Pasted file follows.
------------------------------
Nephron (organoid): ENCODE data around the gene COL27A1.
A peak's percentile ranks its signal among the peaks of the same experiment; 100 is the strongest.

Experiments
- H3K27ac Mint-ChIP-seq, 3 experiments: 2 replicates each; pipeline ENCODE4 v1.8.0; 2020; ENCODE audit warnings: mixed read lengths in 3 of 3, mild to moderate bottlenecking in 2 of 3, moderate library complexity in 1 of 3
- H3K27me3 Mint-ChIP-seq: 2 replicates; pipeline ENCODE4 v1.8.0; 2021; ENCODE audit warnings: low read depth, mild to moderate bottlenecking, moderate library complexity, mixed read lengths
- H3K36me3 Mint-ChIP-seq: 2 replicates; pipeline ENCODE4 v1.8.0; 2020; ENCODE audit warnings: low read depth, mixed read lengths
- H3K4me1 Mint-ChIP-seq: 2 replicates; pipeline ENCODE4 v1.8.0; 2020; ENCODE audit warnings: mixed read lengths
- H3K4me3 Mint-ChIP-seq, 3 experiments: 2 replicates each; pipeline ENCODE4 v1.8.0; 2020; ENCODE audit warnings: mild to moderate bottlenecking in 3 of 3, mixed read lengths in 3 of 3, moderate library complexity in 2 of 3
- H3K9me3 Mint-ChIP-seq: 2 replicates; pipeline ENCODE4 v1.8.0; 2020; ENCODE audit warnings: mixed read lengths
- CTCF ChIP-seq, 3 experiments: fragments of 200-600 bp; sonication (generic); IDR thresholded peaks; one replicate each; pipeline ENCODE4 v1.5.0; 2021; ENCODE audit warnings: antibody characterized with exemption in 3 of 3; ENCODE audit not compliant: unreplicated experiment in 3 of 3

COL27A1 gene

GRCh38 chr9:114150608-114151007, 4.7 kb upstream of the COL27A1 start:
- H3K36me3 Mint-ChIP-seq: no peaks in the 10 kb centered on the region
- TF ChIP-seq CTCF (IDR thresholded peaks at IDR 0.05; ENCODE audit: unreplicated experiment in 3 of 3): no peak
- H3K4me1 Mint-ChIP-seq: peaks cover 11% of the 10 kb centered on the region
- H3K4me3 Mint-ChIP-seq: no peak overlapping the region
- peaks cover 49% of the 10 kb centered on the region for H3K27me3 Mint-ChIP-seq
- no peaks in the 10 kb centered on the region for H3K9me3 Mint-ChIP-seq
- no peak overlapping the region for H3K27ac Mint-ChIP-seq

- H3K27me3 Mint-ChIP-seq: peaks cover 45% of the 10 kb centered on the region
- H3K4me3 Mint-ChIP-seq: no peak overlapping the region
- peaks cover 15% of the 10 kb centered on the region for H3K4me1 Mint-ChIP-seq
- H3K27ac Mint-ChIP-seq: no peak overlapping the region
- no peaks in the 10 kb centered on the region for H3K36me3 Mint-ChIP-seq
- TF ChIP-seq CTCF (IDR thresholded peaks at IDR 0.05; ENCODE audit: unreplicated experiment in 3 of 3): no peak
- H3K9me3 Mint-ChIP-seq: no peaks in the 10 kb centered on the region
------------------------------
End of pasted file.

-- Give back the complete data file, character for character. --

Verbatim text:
Nephron (organoid): ENCODE data around the gene COL27A1.
A peak's percentile ranks its signal among the peaks of the same experiment; 100 is the strongest.

Experiments
- H3K27ac Mint-ChIP-seq, 3 experiments: 2 replicates each; pipeline ENCODE4 v1.8.0; 2020; ENCODE audit warnings: mixed read lengths in 3 of 3, mild to moderate bottlenecking in 2 of 3, moderate library complexity in 1 of 3
- H3K27me3 Mint-ChIP-seq: 2 replicates; pipeline ENCODE4 v1.8.0; 2021; ENCODE audit warnings: low read depth, mild to moderate bottlenecking, moderate library complexity, mixed read lengths
- H3K36me3 Mint-ChIP-seq: 2 replicates; pipeline ENCODE4 v1.8.0; 2020; ENCODE audit warnings: low read depth, mixed read lengths
- H3K4me1 Mint-ChIP-seq: 2 replicates; pipeline ENCODE4 v1.8.0; 2020; ENCODE audit warnings: mixed read lengths
- H3K4me3 Mint-ChIP-seq, 3 experiments: 2 replicates each; pipeline ENCODE4 v1.8.0; 2020; ENCODE audit warnings: mild to moderate bottlenecking in 3 of 3, mixed read lengths in 3 of 3, moderate library complexity in 2 of 3
- H3K9me3 Mint-ChIP-seq: 2 replicates; pipeline ENCODE4 v1.8.0; 2020; ENCODE audit warnings: mixed read lengths
- CTCF ChIP-seq, 3 experiments: fragments of 200-600 bp; sonication (generic); IDR thresholded peaks; one replicate each; pipeline ENCODE4 v1.5.0; 2021; ENCODE audit warnings: antibody characterized with exemption in 3 of 3; ENCODE audit not compliant: unreplicated experiment in 3 of 3

COL27A1 gene

GRCh38 chr9:114150608-114151007, 4.7 kb upstream of the COL27A1 start:
- H3K36me3 Mint-ChIP-seq: no peaks in the 10 kb centered on the region
- TF ChIP-seq CTCF (IDR thresholded peaks at IDR 0.05; ENCODE audit: unreplicated experiment in 3 of 3): no peak
- H3K4me1 Mint-ChIP-seq: peaks cover 11% of the 10 kb centered on the region
- H3K4me3 Mint-ChIP-seq: no peak overlapping the region
- peaks cover 49% of the 10 kb centered on the region for H3K27me3 Mint-ChIP-seq
- no peaks in the 10 kb centered on the region for H3K9me3 Mint-ChIP-seq
- no peak overlapping the region for H3K27ac Mint-ChIP-seq

- H3K27me3 Mint-ChIP-seq: peaks cover 45% of the 10 kb centered on the region
- H3K4me3 Mint-ChIP-seq: no peak overlapping the region
- peaks cover 15% of the 10 kb centered on the region for H3K4me1 Mint-ChIP-seq
- H3K27ac Mint-ChIP-seq: no peak overlapping the region
- no peaks in the 10 kb centered on the region for H3K36me3 Mint-ChIP-seq
- TF ChIP-seq CTCF (IDR thresholded peaks at IDR 0.05; ENCODE audit: unreplicated experiment in 3 of 3): no peak
- H3K9me3 Mint-ChIP-seq: no peaks in the 10 kb centered on the region